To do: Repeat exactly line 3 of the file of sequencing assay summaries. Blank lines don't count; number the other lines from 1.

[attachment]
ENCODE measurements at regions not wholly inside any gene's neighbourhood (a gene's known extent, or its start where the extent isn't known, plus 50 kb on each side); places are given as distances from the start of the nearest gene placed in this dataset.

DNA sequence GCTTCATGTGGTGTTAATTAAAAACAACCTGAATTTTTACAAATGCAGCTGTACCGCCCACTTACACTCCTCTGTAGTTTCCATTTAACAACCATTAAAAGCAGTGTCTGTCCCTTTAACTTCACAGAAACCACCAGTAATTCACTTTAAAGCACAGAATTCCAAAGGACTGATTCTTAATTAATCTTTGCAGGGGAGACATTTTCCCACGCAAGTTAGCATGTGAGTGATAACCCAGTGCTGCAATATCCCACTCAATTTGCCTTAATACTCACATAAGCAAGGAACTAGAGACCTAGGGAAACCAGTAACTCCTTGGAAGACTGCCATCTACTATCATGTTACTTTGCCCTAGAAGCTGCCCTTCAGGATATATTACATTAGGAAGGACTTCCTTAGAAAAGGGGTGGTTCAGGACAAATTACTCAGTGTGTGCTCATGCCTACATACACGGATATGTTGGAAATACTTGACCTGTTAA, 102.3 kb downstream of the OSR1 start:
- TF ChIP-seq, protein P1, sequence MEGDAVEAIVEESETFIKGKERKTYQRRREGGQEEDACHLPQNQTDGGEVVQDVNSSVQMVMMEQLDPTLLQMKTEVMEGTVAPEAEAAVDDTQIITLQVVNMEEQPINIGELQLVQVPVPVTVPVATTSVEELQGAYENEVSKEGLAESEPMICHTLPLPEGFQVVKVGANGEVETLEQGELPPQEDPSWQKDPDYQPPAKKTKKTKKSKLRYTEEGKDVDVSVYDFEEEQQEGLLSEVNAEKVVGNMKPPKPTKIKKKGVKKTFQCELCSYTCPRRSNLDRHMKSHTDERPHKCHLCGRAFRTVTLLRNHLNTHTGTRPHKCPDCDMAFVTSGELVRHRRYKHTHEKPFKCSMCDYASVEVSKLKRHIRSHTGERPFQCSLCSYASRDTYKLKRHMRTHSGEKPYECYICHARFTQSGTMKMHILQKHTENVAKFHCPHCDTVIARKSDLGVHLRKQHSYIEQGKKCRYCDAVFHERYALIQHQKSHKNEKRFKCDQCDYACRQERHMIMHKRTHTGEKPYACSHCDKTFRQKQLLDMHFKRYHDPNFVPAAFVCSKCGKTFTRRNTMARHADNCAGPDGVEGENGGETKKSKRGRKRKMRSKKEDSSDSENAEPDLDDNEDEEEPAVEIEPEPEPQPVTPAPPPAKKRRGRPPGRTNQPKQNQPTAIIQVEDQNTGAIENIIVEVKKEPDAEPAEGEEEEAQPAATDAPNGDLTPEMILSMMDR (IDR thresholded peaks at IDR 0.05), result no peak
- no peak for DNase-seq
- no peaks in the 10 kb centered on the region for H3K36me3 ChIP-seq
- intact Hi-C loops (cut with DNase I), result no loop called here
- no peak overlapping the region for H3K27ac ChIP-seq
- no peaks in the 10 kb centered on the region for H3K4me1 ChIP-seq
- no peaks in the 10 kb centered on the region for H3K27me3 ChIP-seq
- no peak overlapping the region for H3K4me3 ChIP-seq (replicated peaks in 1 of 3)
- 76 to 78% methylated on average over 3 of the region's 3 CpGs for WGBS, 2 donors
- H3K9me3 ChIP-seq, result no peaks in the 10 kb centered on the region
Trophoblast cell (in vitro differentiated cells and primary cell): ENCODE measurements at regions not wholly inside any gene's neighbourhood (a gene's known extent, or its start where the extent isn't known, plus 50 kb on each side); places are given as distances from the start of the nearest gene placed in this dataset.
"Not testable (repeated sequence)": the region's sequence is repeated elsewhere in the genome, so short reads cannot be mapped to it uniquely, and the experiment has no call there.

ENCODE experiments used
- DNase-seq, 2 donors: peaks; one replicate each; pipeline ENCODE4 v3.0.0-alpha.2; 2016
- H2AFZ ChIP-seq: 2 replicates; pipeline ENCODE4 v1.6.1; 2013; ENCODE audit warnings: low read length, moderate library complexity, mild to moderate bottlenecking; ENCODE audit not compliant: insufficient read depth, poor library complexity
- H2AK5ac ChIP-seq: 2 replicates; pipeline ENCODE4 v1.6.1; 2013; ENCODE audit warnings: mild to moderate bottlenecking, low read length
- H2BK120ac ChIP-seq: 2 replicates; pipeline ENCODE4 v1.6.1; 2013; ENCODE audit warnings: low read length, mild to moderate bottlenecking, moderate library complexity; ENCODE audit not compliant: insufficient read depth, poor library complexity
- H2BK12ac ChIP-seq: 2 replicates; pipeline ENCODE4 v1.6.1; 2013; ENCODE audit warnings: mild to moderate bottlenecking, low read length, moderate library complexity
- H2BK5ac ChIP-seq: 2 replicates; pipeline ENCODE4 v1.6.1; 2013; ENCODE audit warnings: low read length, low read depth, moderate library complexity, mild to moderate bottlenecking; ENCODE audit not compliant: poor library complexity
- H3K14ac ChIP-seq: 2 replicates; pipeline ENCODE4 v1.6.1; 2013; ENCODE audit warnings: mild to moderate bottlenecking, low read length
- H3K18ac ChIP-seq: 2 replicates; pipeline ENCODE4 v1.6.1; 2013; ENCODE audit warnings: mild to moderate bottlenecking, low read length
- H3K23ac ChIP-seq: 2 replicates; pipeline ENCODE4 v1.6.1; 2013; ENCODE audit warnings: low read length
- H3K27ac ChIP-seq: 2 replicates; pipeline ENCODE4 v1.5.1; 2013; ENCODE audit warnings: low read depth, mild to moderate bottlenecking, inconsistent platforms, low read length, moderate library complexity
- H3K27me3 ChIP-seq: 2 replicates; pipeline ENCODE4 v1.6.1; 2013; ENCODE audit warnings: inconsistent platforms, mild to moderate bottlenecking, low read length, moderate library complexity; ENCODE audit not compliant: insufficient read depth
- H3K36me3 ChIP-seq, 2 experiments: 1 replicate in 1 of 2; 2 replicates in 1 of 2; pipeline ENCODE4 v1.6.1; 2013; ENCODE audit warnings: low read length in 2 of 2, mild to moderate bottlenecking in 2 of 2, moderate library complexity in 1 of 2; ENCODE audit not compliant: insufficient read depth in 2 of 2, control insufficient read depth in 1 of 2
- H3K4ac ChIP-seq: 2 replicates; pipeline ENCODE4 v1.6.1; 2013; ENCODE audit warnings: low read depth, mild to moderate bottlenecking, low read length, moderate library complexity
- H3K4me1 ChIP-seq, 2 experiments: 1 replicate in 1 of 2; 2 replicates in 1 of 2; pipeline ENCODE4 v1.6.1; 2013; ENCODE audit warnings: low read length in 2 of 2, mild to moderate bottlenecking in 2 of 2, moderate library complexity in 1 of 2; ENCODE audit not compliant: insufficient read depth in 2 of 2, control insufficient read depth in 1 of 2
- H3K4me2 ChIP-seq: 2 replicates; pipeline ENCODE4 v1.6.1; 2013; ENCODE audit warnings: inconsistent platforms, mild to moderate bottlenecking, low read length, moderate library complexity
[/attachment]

- TF ChIP-seq, protein P1, sequence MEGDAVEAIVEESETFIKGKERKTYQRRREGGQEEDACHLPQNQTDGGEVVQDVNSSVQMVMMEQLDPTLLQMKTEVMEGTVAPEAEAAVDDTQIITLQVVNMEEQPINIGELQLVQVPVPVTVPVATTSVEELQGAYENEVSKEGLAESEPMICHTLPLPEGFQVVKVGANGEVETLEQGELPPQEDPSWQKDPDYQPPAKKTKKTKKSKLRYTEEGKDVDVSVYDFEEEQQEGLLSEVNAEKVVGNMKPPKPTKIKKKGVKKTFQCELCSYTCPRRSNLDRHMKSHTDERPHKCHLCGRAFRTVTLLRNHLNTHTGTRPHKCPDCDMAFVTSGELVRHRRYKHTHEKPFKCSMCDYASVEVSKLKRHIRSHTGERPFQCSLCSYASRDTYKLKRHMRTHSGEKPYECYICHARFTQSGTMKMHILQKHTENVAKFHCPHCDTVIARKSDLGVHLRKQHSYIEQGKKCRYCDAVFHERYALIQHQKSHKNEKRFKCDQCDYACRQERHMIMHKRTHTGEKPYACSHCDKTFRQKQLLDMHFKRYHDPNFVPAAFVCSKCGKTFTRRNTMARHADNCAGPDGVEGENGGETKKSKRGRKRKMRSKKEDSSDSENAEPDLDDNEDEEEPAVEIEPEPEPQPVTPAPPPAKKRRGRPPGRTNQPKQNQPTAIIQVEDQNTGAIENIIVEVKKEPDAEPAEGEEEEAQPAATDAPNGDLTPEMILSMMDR (IDR thresholded peaks at IDR 0.05), result no peak